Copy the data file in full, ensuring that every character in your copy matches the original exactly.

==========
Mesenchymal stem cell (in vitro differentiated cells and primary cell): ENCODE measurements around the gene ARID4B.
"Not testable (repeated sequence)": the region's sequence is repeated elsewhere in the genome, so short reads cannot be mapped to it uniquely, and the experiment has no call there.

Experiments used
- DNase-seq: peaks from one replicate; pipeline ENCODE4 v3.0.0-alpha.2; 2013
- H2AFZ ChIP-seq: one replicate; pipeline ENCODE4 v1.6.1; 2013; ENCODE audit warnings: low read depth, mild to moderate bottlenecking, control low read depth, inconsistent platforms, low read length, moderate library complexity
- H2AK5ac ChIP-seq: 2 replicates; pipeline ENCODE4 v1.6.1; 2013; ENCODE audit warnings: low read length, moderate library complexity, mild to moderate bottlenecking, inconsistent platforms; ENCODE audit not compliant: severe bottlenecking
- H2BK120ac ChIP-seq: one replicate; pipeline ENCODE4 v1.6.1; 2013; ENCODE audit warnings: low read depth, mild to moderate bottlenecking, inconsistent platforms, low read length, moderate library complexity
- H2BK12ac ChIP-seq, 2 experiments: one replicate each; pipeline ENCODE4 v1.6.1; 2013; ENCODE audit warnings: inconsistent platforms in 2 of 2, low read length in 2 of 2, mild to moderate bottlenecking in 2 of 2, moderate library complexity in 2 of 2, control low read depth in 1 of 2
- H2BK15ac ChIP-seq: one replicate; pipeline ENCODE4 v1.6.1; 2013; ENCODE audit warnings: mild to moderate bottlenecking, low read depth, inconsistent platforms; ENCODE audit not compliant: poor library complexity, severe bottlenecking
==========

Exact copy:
Mesenchymal stem cell (in vitro differentiated cells and primary cell): ENCODE measurements around the gene ARID4B.
"Not testable (repeated sequence)": the region's sequence is repeated elsewhere in the genome, so short reads cannot be mapped to it uniquely, and the experiment has no call there.

Experiments used
- DNase-seq: peaks from one replicate; pipeline ENCODE4 v3.0.0-alpha.2; 2013
- H2AFZ ChIP-seq: one replicate; pipeline ENCODE4 v1.6.1; 2013; ENCODE audit warnings: low read depth, mild to moderate bottlenecking, control low read depth, inconsistent platforms, low read length, moderate library complexity
- H2AK5ac ChIP-seq: 2 replicates; pipeline ENCODE4 v1.6.1; 2013; ENCODE audit warnings: low read length, moderate library complexity, mild to moderate bottlenecking, inconsistent platforms; ENCODE audit not compliant: severe bottlenecking
- H2BK120ac ChIP-seq: one replicate; pipeline ENCODE4 v1.6.1; 2013; ENCODE audit warnings: low read depth, mild to moderate bottlenecking, inconsistent platforms, low read length, moderate library complexity
- H2BK12ac ChIP-seq, 2 experiments: one replicate each; pipeline ENCODE4 v1.6.1; 2013; ENCODE audit warnings: inconsistent platforms in 2 of 2, low read length in 2 of 2, mild to moderate bottlenecking in 2 of 2, moderate library complexity in 2 of 2, control low read depth in 1 of 2
- H2BK15ac ChIP-seq: one replicate; pipeline ENCODE4 v1.6.1; 2013; ENCODE audit warnings: mild to moderate bottlenecking, low read depth, inconsistent platforms; ENCODE audit not compliant: poor library complexity, severe bottlenecking